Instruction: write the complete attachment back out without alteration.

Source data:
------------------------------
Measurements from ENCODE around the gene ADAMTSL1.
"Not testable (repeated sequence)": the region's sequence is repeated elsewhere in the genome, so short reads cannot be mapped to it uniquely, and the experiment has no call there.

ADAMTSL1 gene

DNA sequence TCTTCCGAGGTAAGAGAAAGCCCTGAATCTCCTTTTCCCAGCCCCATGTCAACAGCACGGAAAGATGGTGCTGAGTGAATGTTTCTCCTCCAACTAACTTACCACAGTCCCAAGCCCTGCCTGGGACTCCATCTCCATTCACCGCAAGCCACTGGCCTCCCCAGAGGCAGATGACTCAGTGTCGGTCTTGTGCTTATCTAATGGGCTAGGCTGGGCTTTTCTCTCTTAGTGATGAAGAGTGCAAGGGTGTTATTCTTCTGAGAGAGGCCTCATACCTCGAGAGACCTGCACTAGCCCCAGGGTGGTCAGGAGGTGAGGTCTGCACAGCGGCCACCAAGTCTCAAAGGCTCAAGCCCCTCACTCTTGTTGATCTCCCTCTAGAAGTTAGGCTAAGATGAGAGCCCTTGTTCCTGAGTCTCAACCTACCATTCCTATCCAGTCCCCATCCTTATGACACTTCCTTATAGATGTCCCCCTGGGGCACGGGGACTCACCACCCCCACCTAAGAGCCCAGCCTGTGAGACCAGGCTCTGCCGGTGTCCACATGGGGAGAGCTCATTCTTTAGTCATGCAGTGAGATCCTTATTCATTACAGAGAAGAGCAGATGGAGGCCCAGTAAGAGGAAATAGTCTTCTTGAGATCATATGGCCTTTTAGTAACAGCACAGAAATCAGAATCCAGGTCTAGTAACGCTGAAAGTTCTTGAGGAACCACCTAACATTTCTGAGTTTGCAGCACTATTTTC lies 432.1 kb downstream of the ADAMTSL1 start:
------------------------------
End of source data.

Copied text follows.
Measurements from ENCODE around the gene ADAMTSL1.
"Not testable (repeated sequence)": the region's sequence is repeated elsewhere in the genome, so short reads cannot be mapped to it uniquely, and the experiment has no call there.

ADAMTSL1 gene

DNA sequence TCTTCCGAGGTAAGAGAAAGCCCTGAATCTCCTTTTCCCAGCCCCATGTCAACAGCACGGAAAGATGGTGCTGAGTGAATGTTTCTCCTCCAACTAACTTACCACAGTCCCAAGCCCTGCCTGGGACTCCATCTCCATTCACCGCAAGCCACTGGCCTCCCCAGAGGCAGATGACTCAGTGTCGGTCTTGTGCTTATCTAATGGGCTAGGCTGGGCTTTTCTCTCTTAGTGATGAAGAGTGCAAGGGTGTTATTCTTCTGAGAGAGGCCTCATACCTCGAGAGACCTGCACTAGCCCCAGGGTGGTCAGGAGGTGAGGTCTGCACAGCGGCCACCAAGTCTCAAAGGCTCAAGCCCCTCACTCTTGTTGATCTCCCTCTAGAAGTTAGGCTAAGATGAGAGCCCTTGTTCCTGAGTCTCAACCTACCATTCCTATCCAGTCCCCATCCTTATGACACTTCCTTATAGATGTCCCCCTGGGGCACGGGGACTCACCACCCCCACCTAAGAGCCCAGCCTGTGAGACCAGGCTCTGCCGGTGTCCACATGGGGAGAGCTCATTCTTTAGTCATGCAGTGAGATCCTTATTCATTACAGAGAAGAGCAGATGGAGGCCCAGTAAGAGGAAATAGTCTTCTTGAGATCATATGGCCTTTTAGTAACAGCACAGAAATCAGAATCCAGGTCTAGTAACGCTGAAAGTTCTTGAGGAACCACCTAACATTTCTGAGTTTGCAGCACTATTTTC lies 432.1 kb downstream of the ADAMTSL1 start: